By Matthew Rielly
September 03, 2009
First, I should disclose that I am employed by Guardian Flight. I am not an official spokesman for the company. I am writing as a concerned citizen to help educate the community by refuting confusing and biased information presented in the aforementioned article. I have lived in Southeast Alaska for 20 years and consider myself a local.
Dr. Sterling founded Guardian's medevac service five years ago in response to a community need. Unfortunately, the business didn't support itself. Financial drain led Dr. Sterling to seek a buyer for the company. He found Jim and Joe Hunt of Blanding, Utah, who already owned a medevac business and saw Guardian's potential. During the period that Dr. Sterling owned Guardian there was never a rate increase. When the Hunts bought the company they adjusted prices so that they could continue to provide the community with a service and stay in business for the long haul. Our nation is facing a health care crisis. The fact is that health care costs have doubled in the last four years. Any reasonable person can understand why the Hunts had to increase their rates.
An unfair comparison was made between Guardian Flight and a competitor called Airlift Northwest. Airlift Northwest's prices are lower than Guardian's. Airlift Northwest tried to base themselves in Ketchikan twice but had to leave both times because of the loss of revenue. They may be leaving Juneau as well because of the loss of approximately 5 million dollars in revenue last year. Airlift Northwest's prices are so low that they can't stay in business in Southeast Alaska. They are also a non-profit organization, getting subsidies from outside sources. Guardian is a stand-alone program, receiving no subsidies. Their revenues come from the end user. The hospital(s) that are subsidizing Airlift Northwest are subsidizing the airlift of tourists who visit here, who get sick and need to return to the Lower 48. I would rather our local money support our local services and that the end users, who are tourists, pay for their own flight home.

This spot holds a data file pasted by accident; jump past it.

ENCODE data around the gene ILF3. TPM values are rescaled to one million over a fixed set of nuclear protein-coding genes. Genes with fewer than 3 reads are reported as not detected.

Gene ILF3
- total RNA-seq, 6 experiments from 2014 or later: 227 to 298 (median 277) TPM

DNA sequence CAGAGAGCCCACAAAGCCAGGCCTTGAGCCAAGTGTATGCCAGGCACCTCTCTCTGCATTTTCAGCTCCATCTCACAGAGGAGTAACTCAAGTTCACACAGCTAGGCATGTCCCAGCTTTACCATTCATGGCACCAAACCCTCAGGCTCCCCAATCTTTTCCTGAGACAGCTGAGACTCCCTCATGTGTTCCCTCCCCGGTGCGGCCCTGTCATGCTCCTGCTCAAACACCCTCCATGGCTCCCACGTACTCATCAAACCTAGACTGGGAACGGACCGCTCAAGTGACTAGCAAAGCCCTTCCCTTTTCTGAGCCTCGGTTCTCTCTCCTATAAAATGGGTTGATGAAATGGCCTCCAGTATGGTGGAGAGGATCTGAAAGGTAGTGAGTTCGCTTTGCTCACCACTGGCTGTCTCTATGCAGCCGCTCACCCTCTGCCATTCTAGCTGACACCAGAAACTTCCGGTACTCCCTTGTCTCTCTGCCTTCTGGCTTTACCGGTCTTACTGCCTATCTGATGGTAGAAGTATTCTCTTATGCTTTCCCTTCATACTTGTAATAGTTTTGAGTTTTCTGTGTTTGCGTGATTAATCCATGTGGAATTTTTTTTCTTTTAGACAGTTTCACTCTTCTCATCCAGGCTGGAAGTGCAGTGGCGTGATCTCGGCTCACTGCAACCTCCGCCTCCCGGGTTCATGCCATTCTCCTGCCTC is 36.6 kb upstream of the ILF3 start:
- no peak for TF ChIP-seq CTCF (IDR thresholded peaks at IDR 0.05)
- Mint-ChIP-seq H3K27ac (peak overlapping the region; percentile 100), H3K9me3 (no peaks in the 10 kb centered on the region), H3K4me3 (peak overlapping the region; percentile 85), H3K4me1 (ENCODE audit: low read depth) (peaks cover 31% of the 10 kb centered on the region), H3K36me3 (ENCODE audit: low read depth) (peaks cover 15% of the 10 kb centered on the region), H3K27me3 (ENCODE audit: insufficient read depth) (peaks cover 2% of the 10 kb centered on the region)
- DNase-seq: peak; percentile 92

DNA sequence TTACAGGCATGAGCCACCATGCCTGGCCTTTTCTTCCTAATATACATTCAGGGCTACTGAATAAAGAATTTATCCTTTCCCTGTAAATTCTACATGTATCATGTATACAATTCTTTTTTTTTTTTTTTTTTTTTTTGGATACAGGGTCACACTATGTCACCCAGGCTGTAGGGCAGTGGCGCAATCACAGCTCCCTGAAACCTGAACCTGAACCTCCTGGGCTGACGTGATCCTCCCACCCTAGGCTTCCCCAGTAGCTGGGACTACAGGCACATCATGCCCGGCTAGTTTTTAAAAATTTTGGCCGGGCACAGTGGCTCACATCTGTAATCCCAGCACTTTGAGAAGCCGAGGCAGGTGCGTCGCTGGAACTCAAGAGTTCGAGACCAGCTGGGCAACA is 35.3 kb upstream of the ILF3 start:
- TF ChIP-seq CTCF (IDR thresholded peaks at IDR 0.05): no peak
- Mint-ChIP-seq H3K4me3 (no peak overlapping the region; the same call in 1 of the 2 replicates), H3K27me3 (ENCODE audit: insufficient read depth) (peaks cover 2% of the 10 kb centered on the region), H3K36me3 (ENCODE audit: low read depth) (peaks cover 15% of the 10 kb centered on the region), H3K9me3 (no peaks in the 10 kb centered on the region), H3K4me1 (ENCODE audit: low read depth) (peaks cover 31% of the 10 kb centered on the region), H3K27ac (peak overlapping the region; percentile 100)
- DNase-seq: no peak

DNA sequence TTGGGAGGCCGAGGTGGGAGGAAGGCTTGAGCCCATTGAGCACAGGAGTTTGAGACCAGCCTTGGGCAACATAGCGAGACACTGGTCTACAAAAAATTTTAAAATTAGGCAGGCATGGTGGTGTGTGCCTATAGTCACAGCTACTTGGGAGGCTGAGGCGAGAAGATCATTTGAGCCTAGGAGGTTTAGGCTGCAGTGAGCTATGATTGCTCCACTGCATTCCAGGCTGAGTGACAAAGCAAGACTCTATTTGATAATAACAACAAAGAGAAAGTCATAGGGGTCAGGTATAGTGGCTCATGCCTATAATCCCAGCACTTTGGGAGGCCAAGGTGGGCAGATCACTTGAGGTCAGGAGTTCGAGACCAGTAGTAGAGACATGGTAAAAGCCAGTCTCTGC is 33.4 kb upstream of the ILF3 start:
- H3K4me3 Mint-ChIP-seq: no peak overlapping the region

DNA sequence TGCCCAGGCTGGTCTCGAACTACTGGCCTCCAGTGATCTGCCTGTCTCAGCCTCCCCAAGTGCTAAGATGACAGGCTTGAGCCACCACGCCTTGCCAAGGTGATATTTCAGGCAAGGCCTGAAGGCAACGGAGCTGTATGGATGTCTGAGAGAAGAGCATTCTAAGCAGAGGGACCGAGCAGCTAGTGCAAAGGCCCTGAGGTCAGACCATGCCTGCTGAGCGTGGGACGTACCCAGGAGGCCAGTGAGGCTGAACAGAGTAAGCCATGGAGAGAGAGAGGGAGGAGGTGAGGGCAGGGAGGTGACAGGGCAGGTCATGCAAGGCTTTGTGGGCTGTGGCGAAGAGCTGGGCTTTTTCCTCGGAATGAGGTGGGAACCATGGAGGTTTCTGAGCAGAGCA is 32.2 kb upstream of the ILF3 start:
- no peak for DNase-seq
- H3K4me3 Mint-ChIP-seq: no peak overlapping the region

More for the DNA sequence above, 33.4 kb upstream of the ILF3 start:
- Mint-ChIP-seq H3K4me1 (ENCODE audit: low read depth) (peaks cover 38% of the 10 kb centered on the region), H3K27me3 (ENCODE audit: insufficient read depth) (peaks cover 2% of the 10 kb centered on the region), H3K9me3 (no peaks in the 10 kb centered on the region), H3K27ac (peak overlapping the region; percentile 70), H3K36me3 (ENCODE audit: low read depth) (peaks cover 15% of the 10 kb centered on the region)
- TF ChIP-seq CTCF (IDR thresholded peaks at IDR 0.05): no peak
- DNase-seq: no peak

If you compare Guardian's prices with like operators in the Lower 48 (who are charging prices to stay in business and not just trying to undercut a competitor) you will find that Guardian's prices are very competitive. In the Lower 48 a medevac company may fly one or more flights per day. In Alaska, because of the sparse population, a medevac company may only fly a few flights per week. Yet, the costs for the two companies remain the same. A company in the Lower 48 can charge less per flight because of the volume of its flights. Costs incurred maintaining aircraft, paying employee wages, etc., must be dispersed within the ability to generate revenue; So a medevac company in Southeast Alaska must figure out how to maintain financial stability flying fewer flights. Also, a medevac program in Alaska is more expensive to run because of the environment. Weather factors increase the operating costs. It is my hope that the community would want Guardian Flight to pay their employees a wage that would draw in competitent people; people who would want to stay and become a part of the community.
I don't think Jim and Joe Hunt are carpet baggers. They have never pursued anyone into collections for an unpaid bill. I think that Guardian Flight is an asset to the community because they are here to stay; that Airlift Northwest only hurts our community by undercutting Guardian's prices while competing from a different location. If anyone is a carpet bagger, they are.
Compare Guardian's rates with like operators in the Lower 48. taking into account our high cost of operating in Alaska and the fewer number of flights that are generated. It's obvious that the Hunts are not making a lot of money. They're modest people and are in it for the love of the business and the love of community. We should thank them for helping our community maintain a locally based medevac service.
About: Concerned citizen. Employee of Guardian Flight but not an official spokesman for the company.
Received September 02, 2009 - Published September 03, 2009
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